The remarkably assured feature debut by Peckinpah introduces the murky moral issues that would characterize his subsequent Westerns. After he accidentally kills a young boy in a shoot-out, an ex-soldier (Brian Keith) consumed by hatred for the man who wounded him years earlier escorts the child’s widowed mother (Maureen O’Hara) through perilous Apache territory en route to bury the boy—a fraught relationship rendered with acute psychological complexity. Beautifully shot with a carefully controlled color palette and striking compositions that emphasize the otherworldly landscape of the Southwest, The Deadly Companions is also notable as the rare Peckinpah film to feature a strong-willed, richly realized central female character, as embodied by O’Hara’s defiant pioneer woman.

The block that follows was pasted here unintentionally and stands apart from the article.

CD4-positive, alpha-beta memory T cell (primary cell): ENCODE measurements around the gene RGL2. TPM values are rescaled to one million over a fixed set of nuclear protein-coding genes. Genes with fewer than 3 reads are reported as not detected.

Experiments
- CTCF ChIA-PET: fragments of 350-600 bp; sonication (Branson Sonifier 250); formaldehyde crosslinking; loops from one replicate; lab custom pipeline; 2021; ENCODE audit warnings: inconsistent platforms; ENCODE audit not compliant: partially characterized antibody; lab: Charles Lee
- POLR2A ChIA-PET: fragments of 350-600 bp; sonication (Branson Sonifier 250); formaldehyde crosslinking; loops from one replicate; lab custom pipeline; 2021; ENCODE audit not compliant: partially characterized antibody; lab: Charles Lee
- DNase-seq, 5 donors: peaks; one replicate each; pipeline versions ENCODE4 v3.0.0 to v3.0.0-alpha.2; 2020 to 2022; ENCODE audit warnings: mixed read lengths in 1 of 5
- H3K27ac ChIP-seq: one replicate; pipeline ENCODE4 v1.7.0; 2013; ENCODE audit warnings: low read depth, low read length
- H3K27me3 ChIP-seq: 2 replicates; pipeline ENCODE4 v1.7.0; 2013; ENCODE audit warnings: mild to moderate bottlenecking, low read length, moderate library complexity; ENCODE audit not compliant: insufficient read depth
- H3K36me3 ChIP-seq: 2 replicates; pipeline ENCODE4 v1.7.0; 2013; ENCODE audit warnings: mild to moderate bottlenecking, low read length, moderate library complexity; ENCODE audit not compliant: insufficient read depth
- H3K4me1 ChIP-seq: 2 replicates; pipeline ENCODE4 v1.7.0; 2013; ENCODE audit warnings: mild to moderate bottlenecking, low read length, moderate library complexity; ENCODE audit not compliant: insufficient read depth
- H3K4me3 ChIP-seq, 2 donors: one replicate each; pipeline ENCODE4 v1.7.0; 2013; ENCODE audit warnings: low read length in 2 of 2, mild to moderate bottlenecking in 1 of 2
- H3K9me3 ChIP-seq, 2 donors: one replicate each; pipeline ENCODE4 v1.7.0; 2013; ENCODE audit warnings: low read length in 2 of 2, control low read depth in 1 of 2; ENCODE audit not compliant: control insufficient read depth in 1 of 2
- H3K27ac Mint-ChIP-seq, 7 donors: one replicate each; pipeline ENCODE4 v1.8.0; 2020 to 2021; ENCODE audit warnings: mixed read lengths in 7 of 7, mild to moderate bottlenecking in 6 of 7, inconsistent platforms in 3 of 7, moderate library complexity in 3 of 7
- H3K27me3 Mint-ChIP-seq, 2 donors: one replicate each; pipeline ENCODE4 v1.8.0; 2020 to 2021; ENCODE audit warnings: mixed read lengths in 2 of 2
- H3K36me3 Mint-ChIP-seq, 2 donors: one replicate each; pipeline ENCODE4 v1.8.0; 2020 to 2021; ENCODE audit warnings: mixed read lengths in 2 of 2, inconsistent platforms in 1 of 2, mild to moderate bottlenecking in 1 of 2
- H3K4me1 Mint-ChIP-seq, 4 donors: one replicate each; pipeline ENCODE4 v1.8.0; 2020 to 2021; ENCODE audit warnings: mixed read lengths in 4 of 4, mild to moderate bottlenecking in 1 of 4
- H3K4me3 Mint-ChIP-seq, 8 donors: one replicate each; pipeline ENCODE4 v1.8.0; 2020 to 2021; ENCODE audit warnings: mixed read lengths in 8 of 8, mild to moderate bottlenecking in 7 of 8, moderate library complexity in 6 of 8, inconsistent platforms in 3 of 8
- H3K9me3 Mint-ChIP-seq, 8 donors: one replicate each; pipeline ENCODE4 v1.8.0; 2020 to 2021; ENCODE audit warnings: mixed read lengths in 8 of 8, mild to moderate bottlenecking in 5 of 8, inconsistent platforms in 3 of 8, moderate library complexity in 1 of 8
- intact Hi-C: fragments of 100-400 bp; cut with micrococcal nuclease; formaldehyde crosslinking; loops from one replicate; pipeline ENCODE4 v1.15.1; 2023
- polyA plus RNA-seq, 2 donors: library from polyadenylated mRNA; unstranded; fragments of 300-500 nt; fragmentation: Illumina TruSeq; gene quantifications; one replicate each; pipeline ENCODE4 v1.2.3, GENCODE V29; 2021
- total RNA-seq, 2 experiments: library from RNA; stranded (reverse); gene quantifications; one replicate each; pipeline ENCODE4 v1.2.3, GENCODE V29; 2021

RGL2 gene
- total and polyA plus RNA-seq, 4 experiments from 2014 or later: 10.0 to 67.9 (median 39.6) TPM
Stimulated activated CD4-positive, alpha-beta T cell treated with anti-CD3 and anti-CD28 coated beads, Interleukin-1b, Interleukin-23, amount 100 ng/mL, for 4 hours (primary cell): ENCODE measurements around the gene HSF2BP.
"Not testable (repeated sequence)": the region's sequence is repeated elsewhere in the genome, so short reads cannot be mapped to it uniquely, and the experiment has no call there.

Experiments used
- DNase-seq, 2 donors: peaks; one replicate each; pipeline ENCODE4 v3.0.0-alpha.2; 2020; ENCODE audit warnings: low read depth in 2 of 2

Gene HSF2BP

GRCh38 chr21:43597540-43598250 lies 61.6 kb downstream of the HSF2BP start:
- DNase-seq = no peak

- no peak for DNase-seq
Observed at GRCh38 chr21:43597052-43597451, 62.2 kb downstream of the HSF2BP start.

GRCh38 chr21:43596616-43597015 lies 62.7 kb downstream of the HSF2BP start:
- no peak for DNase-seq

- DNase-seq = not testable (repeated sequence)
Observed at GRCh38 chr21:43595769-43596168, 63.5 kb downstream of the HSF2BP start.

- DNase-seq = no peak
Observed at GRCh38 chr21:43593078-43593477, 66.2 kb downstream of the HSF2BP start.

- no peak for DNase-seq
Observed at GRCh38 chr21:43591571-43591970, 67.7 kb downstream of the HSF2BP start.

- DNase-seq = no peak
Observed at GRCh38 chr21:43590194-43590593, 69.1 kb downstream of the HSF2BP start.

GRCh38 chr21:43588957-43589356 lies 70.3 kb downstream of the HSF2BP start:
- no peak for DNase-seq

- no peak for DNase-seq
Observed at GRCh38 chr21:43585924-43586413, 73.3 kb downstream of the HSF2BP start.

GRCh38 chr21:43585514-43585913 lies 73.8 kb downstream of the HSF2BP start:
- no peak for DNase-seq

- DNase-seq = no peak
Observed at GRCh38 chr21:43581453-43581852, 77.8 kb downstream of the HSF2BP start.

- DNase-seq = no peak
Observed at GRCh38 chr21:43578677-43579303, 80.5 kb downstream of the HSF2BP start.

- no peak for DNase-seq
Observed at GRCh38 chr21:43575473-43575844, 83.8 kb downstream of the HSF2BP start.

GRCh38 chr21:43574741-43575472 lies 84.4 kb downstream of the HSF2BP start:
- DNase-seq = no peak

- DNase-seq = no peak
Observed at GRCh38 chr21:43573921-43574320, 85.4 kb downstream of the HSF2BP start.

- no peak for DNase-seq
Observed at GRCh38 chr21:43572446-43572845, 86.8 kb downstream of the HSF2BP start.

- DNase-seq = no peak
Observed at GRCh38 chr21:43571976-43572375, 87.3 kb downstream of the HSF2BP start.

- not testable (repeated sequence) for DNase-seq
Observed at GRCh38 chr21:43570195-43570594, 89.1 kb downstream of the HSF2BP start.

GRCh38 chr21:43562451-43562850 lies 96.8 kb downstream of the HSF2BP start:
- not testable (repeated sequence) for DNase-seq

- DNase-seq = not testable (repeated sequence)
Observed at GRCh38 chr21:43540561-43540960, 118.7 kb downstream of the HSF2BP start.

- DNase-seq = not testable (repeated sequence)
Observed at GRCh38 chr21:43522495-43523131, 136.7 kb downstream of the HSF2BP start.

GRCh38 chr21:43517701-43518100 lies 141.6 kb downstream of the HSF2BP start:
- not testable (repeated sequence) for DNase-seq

Introduction by Peckinpah scholar Garner Simmons on 3/31
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